Dick attended St. Paul’s School in Concord, N.H., where he participated in football, hockey, and baseball.
At Princeton his major was politics. Dick was on the rugby and soccer teams and the board of The Daily Princetonian. He was a member of Triangle Club and the Right Wing Club. Dick was also a member of Ivy Club.
During World War II Dick served as a captain in the Marines and earned a Silver Star for his action during the battle of Iwo Jima.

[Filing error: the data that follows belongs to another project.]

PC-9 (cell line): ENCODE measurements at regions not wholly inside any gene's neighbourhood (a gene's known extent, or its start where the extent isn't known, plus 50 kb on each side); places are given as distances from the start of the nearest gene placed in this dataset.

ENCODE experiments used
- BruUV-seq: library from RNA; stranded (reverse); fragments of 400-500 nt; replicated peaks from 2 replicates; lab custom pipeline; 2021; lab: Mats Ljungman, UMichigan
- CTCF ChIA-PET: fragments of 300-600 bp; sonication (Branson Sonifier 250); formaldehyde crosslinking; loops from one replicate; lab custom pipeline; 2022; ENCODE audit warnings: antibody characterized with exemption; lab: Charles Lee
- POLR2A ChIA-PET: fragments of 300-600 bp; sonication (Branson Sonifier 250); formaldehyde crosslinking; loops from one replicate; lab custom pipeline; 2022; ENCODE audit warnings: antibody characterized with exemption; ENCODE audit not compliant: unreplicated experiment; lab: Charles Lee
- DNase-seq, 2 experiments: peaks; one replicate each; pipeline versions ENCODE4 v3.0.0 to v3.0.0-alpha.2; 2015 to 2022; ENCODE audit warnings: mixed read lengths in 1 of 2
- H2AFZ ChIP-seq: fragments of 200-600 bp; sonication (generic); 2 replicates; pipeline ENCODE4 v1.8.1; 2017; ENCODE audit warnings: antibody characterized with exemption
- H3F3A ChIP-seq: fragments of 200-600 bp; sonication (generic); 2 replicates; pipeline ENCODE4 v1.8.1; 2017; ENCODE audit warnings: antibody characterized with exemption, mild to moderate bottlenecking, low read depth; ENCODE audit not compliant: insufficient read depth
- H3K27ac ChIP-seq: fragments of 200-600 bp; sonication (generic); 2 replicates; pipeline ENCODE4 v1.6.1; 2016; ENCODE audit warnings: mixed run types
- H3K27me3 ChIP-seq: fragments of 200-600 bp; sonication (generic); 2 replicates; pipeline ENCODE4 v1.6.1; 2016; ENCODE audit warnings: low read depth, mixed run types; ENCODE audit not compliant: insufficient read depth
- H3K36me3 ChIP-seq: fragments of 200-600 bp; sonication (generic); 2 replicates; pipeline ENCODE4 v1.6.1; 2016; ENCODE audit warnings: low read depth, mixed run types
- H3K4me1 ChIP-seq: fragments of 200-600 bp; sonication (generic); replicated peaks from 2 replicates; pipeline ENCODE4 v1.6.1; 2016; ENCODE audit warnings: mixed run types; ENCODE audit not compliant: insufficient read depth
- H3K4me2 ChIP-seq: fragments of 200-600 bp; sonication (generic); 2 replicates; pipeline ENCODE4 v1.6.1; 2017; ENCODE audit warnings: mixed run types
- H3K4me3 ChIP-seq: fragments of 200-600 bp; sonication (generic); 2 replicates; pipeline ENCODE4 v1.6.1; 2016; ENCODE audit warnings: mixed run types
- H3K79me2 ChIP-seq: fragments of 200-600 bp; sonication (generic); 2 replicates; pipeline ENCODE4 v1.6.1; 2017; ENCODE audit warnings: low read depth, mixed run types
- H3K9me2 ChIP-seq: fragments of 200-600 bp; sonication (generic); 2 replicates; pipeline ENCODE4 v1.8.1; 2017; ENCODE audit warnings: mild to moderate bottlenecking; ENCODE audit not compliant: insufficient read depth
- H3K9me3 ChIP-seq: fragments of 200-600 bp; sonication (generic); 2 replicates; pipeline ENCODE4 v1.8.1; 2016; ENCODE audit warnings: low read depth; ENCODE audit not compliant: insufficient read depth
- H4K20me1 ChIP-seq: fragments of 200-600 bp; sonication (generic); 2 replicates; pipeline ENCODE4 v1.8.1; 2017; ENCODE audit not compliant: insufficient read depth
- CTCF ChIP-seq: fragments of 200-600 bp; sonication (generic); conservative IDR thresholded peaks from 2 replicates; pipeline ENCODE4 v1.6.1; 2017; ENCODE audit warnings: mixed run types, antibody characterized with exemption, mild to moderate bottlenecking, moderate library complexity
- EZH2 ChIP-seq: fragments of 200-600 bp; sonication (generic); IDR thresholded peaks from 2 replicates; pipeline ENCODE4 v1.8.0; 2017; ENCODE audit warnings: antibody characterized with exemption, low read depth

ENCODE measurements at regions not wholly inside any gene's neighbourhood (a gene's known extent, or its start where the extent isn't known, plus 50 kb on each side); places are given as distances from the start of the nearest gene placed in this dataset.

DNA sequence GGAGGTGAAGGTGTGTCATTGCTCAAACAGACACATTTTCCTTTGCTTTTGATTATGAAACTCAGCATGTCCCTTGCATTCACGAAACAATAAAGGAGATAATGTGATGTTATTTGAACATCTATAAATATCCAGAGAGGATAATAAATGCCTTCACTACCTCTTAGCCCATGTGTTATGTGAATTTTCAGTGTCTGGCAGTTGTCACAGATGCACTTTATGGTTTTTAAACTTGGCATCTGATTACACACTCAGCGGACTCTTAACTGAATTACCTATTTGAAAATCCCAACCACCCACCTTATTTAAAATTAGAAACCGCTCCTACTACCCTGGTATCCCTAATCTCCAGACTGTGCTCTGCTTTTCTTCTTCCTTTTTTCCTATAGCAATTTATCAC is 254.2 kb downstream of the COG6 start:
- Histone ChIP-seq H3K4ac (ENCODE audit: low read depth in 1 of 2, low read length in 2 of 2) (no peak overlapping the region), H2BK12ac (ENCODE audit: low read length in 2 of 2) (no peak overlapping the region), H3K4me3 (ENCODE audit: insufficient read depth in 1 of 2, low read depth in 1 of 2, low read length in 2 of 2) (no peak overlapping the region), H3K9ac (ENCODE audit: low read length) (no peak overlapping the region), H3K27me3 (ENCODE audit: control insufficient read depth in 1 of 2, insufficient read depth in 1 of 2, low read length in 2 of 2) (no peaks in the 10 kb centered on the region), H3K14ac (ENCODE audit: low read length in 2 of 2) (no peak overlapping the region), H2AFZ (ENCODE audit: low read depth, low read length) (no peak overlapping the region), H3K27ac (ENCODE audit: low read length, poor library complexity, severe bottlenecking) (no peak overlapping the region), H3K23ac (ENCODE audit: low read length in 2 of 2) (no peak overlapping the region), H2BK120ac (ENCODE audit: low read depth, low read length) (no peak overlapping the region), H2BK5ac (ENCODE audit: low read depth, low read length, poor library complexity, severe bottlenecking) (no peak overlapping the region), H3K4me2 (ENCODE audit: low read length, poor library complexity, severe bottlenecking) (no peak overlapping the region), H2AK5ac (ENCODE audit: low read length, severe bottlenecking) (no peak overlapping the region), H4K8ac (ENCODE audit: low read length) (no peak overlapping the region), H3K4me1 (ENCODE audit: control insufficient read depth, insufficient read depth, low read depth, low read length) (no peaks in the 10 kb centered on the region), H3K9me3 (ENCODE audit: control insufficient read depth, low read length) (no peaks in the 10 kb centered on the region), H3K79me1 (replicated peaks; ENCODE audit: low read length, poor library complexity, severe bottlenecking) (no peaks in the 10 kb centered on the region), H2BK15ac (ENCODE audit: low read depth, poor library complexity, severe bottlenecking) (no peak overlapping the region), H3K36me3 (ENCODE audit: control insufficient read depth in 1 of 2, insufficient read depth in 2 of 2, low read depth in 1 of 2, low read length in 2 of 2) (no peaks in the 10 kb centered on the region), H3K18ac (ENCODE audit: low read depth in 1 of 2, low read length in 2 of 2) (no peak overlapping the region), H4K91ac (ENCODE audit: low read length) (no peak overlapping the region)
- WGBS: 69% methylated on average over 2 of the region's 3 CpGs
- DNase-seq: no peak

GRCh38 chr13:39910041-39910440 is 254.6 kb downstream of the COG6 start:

Dick’s civilian career included time with Smith, Barney & Co., General Coal Co., and Contour Manufacturing Co. In 1967 he was elected to the Pennsylvania House of Representatives and in 1969 began a 32-year career as a state senator. During this time he was a strong advocate for veterans organizations and was instrumental in improving conditions for veterans at the Southeastern Veterans Center. Dick was honored for his work for veterans while ensuring fiscal prudence. He also did a lot for community services and for women’s health issues.
His survivors include his wife of 73 years, Diana Disston; sons Richard Jr., Edward ’70, and John; seven grandchildren; and 12 great-grandchildren.